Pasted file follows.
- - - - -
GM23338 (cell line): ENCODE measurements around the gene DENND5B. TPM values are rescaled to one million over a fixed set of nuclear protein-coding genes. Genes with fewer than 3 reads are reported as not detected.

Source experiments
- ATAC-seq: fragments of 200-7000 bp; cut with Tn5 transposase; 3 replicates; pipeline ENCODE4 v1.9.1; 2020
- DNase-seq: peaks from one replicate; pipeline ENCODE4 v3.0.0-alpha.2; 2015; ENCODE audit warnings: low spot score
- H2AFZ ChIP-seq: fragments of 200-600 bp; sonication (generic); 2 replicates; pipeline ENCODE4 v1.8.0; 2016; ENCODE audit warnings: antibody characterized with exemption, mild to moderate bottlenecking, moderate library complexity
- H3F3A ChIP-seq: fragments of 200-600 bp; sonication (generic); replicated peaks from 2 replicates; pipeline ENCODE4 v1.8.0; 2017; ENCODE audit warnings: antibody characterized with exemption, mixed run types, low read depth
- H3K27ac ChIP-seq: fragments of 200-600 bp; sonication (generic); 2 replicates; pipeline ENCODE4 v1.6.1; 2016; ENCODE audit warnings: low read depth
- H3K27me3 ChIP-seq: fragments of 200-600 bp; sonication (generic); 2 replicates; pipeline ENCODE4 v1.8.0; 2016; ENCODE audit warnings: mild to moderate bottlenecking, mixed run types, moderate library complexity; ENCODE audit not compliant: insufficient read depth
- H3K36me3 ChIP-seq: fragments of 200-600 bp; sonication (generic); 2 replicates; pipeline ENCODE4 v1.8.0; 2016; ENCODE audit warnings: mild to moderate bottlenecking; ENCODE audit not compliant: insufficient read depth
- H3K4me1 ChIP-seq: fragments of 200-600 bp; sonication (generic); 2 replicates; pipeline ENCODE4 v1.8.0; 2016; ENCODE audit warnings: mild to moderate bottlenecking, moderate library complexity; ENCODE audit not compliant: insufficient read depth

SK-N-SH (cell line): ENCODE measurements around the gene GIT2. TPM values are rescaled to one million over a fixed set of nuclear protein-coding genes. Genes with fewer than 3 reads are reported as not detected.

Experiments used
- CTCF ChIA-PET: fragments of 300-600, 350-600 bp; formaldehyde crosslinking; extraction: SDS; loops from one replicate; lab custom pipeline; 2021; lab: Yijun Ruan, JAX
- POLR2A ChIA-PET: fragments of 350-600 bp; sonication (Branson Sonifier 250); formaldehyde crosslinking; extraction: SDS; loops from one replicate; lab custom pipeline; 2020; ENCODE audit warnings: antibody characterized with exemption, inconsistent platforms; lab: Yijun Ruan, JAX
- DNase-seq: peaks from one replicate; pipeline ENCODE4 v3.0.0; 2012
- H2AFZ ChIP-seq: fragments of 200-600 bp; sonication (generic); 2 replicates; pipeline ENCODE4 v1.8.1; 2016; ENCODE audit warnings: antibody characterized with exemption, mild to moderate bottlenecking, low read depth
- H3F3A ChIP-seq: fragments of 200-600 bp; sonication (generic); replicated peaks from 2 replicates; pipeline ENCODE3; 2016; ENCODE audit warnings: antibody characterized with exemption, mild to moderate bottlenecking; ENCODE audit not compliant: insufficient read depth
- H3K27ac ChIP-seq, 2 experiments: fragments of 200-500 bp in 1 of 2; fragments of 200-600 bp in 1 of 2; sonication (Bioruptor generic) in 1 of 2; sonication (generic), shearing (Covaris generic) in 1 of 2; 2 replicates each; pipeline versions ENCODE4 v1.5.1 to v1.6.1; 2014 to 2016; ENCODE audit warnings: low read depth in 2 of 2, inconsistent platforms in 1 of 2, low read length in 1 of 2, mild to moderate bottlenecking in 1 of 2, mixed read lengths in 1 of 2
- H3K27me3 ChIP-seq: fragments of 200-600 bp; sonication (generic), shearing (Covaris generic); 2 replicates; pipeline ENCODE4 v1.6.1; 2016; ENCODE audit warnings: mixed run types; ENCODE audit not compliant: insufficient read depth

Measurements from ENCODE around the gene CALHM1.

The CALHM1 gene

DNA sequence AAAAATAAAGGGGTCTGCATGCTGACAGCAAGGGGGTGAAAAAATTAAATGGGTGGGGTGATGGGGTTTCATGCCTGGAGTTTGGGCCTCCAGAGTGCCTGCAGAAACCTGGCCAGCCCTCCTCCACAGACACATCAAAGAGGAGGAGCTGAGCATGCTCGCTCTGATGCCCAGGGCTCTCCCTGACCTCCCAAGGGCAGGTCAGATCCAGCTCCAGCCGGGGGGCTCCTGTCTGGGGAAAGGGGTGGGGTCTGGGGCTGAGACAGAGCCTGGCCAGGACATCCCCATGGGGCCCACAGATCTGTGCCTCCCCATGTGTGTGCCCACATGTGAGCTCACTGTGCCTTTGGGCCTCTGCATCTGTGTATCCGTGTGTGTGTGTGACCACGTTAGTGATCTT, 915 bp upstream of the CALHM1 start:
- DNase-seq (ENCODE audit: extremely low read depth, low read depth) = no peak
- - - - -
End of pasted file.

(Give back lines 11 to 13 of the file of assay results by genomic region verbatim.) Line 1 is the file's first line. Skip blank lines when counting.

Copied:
SK-N-SH (cell line): ENCODE measurements around the gene GIT2. TPM values are rescaled to one million over a fixed set of nuclear protein-coding genes. Genes with fewer than 3 reads are reported as not detected.

Experiments used
- CTCF ChIA-PET: fragments of 300-600, 350-600 bp; formaldehyde crosslinking; extraction: SDS; loops from one replicate; lab custom pipeline; 2021; lab: Yijun Ruan, JAX